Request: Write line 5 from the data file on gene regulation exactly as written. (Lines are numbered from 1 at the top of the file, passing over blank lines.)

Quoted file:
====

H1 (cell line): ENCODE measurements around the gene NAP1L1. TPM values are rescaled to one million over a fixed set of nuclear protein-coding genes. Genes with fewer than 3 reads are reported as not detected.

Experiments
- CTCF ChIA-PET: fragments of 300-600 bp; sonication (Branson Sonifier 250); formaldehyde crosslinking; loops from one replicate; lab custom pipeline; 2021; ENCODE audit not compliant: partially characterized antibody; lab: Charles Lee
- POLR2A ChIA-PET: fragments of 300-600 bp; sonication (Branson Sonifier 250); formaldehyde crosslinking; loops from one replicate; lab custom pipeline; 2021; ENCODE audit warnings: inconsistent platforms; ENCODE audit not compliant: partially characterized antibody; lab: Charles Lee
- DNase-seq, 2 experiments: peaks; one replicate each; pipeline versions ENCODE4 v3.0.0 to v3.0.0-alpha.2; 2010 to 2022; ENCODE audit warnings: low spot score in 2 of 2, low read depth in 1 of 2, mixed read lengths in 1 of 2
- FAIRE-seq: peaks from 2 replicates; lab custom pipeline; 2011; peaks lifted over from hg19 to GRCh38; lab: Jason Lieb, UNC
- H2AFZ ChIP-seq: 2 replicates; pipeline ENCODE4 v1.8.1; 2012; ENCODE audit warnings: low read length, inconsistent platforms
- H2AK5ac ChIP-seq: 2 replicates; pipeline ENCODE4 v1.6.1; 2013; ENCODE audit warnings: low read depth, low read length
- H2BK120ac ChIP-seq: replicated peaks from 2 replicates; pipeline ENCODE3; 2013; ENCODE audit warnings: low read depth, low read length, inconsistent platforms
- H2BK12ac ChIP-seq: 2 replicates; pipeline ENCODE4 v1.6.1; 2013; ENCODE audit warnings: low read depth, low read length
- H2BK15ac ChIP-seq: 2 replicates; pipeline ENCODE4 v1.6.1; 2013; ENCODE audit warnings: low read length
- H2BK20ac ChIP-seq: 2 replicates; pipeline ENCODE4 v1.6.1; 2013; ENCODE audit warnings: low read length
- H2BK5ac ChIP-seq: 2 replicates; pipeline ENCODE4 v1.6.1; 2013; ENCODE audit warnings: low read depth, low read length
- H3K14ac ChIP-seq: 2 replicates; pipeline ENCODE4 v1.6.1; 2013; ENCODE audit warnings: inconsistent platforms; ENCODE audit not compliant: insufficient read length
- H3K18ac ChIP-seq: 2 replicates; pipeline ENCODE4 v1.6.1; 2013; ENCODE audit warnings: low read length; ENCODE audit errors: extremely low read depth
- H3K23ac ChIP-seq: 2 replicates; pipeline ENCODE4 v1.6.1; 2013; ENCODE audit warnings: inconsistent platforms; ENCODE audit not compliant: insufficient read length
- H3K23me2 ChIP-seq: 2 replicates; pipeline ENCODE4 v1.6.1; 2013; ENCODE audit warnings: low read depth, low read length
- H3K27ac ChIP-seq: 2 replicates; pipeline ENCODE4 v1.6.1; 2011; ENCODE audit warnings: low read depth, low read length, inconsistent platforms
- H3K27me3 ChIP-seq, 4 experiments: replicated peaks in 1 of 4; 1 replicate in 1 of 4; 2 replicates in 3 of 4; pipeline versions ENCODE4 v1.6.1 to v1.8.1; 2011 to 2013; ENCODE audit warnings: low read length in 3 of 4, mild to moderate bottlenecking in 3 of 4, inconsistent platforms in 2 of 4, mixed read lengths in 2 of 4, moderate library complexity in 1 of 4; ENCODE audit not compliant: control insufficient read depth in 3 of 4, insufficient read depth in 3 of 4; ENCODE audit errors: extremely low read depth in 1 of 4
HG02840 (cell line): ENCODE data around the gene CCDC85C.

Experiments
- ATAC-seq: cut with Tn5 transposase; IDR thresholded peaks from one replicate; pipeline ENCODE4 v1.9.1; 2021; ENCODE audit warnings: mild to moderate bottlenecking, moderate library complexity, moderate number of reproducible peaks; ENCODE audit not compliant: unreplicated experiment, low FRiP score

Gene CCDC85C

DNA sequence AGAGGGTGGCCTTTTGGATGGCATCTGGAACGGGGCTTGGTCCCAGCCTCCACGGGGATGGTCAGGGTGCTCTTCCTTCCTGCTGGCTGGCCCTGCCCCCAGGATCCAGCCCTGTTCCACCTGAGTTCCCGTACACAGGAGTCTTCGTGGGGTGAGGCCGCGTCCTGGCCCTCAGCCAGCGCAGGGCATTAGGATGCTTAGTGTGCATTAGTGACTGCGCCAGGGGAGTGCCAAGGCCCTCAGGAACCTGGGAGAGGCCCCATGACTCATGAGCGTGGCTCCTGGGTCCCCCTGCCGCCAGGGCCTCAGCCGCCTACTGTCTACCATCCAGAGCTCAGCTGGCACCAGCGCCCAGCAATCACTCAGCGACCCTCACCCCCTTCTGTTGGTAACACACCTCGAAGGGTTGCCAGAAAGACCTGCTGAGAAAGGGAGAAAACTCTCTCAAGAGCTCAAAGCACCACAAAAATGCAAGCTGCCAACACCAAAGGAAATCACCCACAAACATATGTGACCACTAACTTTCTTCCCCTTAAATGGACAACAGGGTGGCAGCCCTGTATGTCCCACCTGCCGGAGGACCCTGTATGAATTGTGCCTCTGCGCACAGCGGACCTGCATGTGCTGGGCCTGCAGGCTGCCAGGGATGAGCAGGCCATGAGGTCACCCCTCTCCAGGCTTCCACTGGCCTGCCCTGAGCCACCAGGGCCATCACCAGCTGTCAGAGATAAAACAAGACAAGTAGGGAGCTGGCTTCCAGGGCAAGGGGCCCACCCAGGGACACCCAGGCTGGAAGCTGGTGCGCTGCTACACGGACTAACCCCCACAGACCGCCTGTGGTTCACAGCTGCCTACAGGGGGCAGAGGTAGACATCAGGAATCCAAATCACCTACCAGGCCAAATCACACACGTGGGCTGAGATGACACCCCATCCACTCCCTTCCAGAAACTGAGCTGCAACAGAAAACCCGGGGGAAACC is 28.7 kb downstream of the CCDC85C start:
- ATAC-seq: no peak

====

- DNase-seq, 2 experiments: peaks; one replicate each; pipeline versions ENCODE4 v3.0.0 to v3.0.0-alpha.2; 2010 to 2022; ENCODE audit warnings: low spot score in 2 of 2, low read depth in 1 of 2, mixed read lengths in 1 of 2